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    I used to have a lot more respect for Buffett than I do now. I know he is a patriot, but he also has to do well for the shareholders of Berkshire Hathaway stock. Even if he felt stocks were not a good place to put money at this time he would never say so due to the negative impact it would have on all of his holdings. I bet if we got a look at his balance sheet I would be willing to bet he is moving towards a much larger hoard of cash than in the past. Just a feeling I have. Many large corporations "Apple, Microsoft, Oracle" are sitting on vast sums of cash and are either using some to buy out other companies or are being pressured by shareholders to pay some out in the form of dividends. The fact that so much cash is still sitting on the sidelines tells me something is fundamentally wrong with the DOW.
    Marty

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  41. #41
    Z8 Addict Z8doc's Avatar
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    I listened to a segment of the Broadcast of the Commonwealth club of California yesterday and they had many guests from various political and financial sectors including the previous chief accountant for the government accountability office under the Bush Administration. He stated that currently, if you add all of the USA's debt together, including Medicare / Medicaid promises, our current Debt is 90% of our current GDP. The only other country in the world with this much debt to GDP is Greece.

    If we do not do some serious slashing of expenditures and shrink the size of government NOW, it will be even more painful in the future.
    Best Regards,

    Jeff
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  42. #42
    Z8Mania
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    I think whats powering the stock market is increased productivity- the problem is we've more or less maxed that out. And then we have class warfare. Wheres the growth?

  43. #43
    Z8 Addict Z8doc's Avatar
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    Seems all news reporting and policies are meant to boost up Wall street to "ease investor concern" and hence, wall street profits while none of the Gov. policy had helped the actual job growth and hence, hovers around 9.6% without an end in site as our labor markets are priced way above competing countries to make the USA attractive for businesses (including our own US based companies as they continue to outsource greater amounts of work to China, India, Southeast Asia, Mexico and Brazil). The exceptions are for businesses that see the US as the end destination for sales (or service related industry or maybe the entertainment industry but even that has a serious growing treat from Bollywood and China).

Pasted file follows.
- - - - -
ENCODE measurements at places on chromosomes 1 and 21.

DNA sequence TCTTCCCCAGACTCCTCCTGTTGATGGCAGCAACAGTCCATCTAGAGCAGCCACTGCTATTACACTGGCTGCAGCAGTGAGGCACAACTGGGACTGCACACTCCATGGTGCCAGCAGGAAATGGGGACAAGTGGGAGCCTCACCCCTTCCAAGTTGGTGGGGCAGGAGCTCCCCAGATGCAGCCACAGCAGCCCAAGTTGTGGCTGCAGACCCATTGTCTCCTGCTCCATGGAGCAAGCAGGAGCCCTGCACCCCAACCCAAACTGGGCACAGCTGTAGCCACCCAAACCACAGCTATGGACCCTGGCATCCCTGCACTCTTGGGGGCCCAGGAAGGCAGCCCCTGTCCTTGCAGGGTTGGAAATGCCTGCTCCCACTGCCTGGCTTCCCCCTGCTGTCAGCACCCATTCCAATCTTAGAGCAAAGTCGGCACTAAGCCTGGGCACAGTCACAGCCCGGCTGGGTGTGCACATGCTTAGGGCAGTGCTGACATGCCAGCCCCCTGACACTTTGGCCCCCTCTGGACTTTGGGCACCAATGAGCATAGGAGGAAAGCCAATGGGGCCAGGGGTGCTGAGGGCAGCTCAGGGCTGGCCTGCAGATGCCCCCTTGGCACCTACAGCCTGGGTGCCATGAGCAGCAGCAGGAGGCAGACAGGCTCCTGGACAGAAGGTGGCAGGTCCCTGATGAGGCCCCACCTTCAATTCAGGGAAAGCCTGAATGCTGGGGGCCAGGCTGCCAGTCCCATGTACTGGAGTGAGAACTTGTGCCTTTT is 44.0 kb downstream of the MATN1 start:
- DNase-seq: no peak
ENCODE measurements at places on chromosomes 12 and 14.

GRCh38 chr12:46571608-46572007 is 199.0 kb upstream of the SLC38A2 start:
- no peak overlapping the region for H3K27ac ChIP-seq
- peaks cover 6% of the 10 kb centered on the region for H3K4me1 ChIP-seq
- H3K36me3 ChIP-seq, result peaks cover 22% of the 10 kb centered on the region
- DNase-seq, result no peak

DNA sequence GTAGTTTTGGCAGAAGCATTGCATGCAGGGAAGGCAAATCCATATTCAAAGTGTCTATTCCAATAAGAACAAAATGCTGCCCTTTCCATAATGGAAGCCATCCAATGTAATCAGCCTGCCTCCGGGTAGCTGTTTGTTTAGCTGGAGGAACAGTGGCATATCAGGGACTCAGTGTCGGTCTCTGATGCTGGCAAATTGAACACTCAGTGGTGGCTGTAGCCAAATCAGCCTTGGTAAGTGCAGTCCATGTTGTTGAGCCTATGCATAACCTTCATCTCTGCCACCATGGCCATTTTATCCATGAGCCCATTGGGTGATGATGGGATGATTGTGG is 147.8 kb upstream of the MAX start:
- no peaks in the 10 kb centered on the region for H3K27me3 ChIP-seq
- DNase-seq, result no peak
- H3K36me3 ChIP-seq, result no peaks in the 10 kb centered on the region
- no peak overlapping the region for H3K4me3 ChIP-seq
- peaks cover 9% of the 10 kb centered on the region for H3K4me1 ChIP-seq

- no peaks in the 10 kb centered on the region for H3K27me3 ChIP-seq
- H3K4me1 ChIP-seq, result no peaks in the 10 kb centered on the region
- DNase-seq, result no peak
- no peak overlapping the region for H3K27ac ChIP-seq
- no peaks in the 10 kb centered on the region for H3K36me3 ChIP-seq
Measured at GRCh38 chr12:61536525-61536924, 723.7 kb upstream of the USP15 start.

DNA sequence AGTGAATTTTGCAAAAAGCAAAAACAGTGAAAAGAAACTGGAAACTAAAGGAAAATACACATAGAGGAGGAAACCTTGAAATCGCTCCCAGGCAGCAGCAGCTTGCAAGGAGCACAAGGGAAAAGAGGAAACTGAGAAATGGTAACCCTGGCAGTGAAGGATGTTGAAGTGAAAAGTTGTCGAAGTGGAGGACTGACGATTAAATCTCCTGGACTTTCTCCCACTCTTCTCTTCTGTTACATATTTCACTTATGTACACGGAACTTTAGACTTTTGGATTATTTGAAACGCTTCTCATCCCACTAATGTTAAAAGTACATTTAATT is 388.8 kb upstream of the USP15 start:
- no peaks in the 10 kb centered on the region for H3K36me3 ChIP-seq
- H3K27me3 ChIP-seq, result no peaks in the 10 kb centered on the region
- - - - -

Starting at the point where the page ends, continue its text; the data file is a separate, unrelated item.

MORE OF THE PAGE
Best Regards,

    Jeff
    61995 Silver /// Rot - Original Owner
    Z8 Club of Germany e.V. #102

  44. #44
    I thought this a well reasoned short piece...
    Andrew Macpherson

    Expert Z8 Inspections, with full support for both Z8 sale and purchases.

  45. #45
    By the way, last weeks insider trader was 1500 > 1 selling vs buying, signaling we are getting very close to a major bear market rally top, and the next wave down is going to be very powerful, so stay in cash, and stay safely on the sidelines - any gain you could make now is not worth the risk of the enormous loses that could come in the next few weeks.

    This is a time to preserve above all else, and don't go chasing bonds or yields, they have always backfired in times like this. Just stay in cash.

    If you own gold and silver be aware that these are also ending parabolic rises. Hold them for the long term, but be aware that they could loose a lot of value in the short term. If you want to load up on precious metal wait for the upcoming pull back to give you a better entry point.

    The dollar could be about to start a very strong run, it usually does when it hits 99% of traders feel bearish about it as they did last week, so equally it is not a good time to buy any foreign notes or currencies. Again it is a good time to stay in cash, and on the sidelines. At worst you'll loose a few percentage points if markets drift higher, but the worldwide soverign debt situation is likely to deal the markets a harsh surprise this autumn, returning us to the as yet unfinished bear market decline.

    Safety first!
    Andrew Macpherson

    Expert Z8 Inspections, with full support for both Z8 sale and purchases.

  46. #46
    Z8Mania
    Guest
    Good find Andrew.

  47. #47
    Z8 Addict Z8doc's Avatar
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    Aaauugghh.....

    Damn bankers.... See the article referencing record banking bonuses in the "recession"
    Banking bonuses
    Best Regards,

    Jeff
    61995 Silver /// Rot - Original Owner
    Z8 Club of Germany e.V. #102